The Weekly Review: March 31 – April 6


For most of my life, I’ve wondered about the good fortune of living in America. How could we have it so good, when so many parts of the world were so miserable? I always thought that the solution — or at least some semblance of a solution — depended on a combination of two things: charity to those countries most in need of it, and determined, results-driven diplomacy. In other words, raise the rest of the world up to the West’s standard of living.

Never in my wildest dreams did I suspect that there was such a powerful force, the global elites, plotting to achieve world parity by lowering the West’s standard of living to match the rest of the world. But that seems to be where we are.




Ranking The Traitors


I haven’t gotten this addicted to a TV show since I discovered Pawn Stars 12 years ago. I’m a bit embarrassed to admit that I have now watched all available (on Peacock) episodes of the first two seasons of The Traitors — British, United States, and Australia versions. I am currently immersed in season one of Traitors New Zealand.

For the uninitiated, all versions of this global phenomenon follow a similar formula. The format is basically Clue mixed with courtroom drama. Each night, one player is murdered; each evening, the Faithfuls attempt to unmask and banish Traitors at a contentious round-table meeting.

This is how I rank the versions:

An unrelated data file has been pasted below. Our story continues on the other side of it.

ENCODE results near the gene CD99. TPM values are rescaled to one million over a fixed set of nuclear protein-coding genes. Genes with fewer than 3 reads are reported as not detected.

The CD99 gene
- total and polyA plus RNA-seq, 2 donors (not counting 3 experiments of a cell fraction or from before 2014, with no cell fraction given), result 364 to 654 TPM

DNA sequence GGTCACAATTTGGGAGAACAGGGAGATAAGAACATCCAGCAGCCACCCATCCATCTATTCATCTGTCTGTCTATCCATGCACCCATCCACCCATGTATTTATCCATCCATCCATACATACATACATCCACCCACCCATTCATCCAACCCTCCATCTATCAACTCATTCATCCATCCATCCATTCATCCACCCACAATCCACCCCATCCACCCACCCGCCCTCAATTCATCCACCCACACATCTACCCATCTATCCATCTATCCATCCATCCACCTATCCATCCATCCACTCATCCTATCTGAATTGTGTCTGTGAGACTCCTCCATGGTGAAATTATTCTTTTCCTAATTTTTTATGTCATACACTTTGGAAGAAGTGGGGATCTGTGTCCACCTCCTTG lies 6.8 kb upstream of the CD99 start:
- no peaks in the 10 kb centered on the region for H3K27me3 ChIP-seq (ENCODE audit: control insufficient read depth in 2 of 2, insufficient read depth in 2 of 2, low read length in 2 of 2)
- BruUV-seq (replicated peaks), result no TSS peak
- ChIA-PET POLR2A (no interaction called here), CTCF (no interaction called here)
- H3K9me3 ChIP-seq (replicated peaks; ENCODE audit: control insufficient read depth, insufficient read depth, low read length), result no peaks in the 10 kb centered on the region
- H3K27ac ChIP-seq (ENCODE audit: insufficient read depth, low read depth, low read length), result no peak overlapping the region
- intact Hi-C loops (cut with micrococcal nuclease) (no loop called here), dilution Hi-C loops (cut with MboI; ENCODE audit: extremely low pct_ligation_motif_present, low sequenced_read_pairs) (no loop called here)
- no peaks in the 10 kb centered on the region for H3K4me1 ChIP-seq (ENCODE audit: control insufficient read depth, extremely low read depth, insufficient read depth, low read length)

Best — the U.K. version. I realize that many viewers love their reality-TV stars, but there is nothing quite like the genuine emotions expressed by the cast of “normies” on England’s Traitors. The potential prize money affects them more; their fellow contestants affect them more. They are not jaded celebrities playing the game just to get airtime. The result is television gold.




Second Best — United States version. If you’re unfamiliar with the “real housewives” on Bravo, or the stars of shows like Survivor or Big Brother, you might be underwhelmed by the cast. But the setting (a Scottish castle) and challenges are near-identical to its British cousin, which is a good thing. Host Alan Cumming has a large fan base, but to me he’s second to the U.K.’s Claudia Winkleman, who is Morticia Addams come to life.




Third Best — Australia version. The setting is different (an elegant, country hotel), but the host, players, and challenges are consistently amusing. What sets it apart the most, in my opinion, is that Australia’s Faithfuls are often mind-numbingly stupid — but endearingly so.




Worst — New Zealand’s version. The setting, a country lodge, is unimpressive. The players, who all seem to be radio hosts who know each other, are uninteresting. I dislike the pompous host. Everything seems to be a cheap knockoff of the shows from England, U.S., and Australia.





No question about which version of The Traitors has the hottest winner. (Spoiler alert if you haven’t seen Australia’s season one.)

Twenty-six-year-old Alexandra Duggan (above), a lesbian, took home the grand prize in Australia’s first season by, in part, charming the pants off her male castmates.



In the videos below, Alex charms the pants off The Grouchy Editor by sporting a string bikini and … oh, my. That looks like a camel toe in the first video, does it not?





Perhaps J.K. Rowling could avoid social-media squabbles with progressives if she would simply sign off on her posts with her initials.

For example: “You people are nothing but a motley collection of boobs and arses — JK!”


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